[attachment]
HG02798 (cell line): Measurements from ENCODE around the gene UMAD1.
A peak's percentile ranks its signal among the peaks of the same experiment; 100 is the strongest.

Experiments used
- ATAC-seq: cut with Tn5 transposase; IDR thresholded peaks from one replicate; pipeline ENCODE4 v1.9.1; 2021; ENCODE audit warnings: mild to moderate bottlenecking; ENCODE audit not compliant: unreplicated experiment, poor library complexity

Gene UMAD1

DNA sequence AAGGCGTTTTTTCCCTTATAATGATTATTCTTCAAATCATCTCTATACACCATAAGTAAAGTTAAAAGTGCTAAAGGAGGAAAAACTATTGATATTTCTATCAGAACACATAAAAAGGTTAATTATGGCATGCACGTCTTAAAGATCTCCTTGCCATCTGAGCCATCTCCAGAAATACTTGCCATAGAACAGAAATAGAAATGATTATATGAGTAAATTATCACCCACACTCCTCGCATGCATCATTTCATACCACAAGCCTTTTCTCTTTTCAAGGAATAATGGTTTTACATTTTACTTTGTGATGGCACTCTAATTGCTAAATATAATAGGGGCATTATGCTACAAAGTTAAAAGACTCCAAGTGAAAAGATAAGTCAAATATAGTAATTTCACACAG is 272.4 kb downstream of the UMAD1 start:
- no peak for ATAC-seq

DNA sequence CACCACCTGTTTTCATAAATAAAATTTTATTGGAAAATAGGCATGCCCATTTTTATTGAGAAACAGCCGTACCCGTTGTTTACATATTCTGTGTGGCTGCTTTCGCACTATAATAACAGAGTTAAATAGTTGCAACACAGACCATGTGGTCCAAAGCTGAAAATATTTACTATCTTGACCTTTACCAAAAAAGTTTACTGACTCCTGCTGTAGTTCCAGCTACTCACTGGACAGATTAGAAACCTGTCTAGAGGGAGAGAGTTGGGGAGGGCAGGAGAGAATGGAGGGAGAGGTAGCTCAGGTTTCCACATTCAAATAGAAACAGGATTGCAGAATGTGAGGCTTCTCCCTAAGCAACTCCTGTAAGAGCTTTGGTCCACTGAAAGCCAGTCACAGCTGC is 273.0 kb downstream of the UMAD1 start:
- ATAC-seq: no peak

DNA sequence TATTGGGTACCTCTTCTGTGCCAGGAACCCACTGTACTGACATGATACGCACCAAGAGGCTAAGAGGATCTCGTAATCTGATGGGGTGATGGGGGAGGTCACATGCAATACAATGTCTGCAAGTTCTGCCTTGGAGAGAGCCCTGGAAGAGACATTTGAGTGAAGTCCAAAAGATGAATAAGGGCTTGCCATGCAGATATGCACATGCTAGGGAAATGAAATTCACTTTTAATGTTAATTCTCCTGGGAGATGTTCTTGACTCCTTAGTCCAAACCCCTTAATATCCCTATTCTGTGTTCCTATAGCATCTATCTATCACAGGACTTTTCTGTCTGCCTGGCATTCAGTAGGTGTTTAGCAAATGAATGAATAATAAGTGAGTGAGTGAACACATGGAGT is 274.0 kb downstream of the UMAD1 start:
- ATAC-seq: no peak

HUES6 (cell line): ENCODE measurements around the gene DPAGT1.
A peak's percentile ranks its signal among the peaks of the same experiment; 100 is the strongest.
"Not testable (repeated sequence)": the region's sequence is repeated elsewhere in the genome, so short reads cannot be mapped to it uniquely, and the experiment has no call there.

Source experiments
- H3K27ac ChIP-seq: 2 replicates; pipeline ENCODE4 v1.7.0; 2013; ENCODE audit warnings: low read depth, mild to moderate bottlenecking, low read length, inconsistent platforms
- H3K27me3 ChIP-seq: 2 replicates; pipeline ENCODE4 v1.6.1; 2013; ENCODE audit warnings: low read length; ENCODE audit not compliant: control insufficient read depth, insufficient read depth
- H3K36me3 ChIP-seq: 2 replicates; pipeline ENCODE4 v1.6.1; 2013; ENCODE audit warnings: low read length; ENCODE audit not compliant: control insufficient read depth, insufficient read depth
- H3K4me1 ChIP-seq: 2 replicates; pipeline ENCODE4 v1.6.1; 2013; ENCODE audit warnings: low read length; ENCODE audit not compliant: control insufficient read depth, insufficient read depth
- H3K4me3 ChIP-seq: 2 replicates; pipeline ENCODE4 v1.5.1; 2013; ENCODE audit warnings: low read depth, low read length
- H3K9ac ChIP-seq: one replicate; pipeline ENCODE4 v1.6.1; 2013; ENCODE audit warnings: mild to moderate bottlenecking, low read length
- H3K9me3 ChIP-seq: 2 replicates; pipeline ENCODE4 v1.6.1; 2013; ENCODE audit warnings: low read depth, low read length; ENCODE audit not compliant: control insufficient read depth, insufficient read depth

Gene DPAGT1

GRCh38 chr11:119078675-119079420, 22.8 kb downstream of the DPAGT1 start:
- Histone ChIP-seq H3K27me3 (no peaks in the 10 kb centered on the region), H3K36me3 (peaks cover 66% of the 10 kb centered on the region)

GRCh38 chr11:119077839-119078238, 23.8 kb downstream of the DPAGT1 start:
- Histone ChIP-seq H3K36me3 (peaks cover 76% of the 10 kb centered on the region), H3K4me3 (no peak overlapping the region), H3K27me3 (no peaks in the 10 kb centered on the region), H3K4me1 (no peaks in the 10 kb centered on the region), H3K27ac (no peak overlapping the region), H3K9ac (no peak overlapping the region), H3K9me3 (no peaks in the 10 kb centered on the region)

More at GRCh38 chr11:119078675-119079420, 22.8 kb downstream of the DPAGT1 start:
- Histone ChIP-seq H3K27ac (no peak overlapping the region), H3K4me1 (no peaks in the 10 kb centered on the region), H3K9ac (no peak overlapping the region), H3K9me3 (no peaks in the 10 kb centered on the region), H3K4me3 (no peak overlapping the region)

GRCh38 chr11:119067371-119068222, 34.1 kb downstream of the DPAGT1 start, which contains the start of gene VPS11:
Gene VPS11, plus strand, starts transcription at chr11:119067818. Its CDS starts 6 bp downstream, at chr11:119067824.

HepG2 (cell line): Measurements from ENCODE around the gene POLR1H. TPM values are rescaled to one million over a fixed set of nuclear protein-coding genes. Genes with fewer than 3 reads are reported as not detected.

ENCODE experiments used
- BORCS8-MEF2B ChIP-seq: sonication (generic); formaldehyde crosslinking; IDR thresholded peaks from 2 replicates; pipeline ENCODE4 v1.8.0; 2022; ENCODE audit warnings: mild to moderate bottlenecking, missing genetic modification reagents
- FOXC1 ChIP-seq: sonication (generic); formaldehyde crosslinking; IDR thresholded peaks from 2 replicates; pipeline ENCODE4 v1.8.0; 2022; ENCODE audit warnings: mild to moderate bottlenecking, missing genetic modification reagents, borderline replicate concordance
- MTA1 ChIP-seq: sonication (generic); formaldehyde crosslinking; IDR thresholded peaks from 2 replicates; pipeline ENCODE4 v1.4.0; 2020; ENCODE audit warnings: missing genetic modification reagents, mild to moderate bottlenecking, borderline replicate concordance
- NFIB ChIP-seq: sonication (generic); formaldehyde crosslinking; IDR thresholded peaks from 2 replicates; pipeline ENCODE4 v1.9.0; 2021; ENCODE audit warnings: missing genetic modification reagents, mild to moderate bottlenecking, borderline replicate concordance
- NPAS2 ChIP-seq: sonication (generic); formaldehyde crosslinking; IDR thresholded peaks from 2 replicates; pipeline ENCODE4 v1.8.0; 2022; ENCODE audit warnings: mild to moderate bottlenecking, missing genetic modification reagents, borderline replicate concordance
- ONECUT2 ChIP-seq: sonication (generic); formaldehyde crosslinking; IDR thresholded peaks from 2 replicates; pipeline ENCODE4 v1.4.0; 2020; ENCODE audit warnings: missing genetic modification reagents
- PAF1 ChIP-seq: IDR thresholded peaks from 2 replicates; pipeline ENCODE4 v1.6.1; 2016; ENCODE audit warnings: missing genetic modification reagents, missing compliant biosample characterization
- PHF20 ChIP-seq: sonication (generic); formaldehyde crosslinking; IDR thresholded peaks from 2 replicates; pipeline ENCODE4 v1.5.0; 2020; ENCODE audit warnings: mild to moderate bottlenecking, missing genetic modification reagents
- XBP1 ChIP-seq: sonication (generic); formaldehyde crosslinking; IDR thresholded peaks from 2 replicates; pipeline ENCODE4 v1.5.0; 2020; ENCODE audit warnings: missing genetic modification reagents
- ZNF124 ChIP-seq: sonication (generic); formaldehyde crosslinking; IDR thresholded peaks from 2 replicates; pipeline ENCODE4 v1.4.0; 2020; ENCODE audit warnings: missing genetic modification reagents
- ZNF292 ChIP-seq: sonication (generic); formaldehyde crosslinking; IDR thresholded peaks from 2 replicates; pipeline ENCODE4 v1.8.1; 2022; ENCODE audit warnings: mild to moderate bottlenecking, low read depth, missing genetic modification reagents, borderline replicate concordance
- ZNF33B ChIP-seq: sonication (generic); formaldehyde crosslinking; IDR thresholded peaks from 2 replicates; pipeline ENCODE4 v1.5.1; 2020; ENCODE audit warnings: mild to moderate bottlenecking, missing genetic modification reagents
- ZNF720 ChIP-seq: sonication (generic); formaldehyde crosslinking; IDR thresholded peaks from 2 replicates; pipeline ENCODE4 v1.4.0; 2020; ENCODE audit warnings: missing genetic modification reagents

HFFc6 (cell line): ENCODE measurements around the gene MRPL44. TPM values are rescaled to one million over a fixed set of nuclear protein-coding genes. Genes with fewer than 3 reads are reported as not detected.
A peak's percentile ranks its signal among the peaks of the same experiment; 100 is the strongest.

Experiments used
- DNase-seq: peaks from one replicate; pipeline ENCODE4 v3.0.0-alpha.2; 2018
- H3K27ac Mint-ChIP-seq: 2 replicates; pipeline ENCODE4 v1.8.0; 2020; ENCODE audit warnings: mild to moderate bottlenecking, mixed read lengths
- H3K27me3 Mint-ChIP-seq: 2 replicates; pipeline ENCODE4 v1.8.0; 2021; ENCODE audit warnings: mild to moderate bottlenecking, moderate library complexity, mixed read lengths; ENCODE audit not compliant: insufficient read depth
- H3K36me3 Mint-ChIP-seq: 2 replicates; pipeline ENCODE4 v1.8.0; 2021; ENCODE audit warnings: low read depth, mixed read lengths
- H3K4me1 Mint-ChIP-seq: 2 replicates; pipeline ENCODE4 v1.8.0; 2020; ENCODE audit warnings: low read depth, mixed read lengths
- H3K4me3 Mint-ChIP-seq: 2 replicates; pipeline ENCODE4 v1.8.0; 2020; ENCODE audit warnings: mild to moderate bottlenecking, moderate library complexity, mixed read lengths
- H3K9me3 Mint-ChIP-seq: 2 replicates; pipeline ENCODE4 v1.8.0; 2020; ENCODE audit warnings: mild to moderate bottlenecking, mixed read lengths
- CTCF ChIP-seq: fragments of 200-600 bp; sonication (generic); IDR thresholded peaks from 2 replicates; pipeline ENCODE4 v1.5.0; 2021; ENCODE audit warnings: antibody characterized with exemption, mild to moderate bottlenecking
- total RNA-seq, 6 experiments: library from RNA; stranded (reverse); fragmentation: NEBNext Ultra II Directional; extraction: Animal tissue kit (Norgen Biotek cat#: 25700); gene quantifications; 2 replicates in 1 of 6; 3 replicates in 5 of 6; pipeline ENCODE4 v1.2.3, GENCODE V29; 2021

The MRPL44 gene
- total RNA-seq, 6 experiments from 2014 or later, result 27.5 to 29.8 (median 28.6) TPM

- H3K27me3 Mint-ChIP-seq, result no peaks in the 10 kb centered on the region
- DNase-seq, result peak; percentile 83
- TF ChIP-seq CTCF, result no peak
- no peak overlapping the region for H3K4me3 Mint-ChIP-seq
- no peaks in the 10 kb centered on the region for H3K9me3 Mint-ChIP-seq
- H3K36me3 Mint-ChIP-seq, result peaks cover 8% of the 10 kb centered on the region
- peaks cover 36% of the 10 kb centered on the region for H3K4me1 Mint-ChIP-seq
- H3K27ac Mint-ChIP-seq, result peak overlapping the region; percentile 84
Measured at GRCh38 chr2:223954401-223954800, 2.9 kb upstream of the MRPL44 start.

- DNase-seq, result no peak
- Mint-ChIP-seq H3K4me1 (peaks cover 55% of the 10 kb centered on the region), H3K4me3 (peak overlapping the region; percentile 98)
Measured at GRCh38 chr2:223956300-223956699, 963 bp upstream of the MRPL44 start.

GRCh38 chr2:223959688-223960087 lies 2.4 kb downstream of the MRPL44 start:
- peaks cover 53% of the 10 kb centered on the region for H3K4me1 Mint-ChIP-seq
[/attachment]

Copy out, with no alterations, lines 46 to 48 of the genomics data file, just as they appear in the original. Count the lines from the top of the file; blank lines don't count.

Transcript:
- ZNF720 ChIP-seq: sonication (generic); formaldehyde crosslinking; IDR thresholded peaks from 2 replicates; pipeline ENCODE4 v1.4.0; 2020; ENCODE audit warnings: missing genetic modification reagents

HFFc6 (cell line): ENCODE measurements around the gene MRPL44. TPM values are rescaled to one million over a fixed set of nuclear protein-coding genes. Genes with fewer than 3 reads are reported as not detected.
A peak's percentile ranks its signal among the peaks of the same experiment; 100 is the strongest.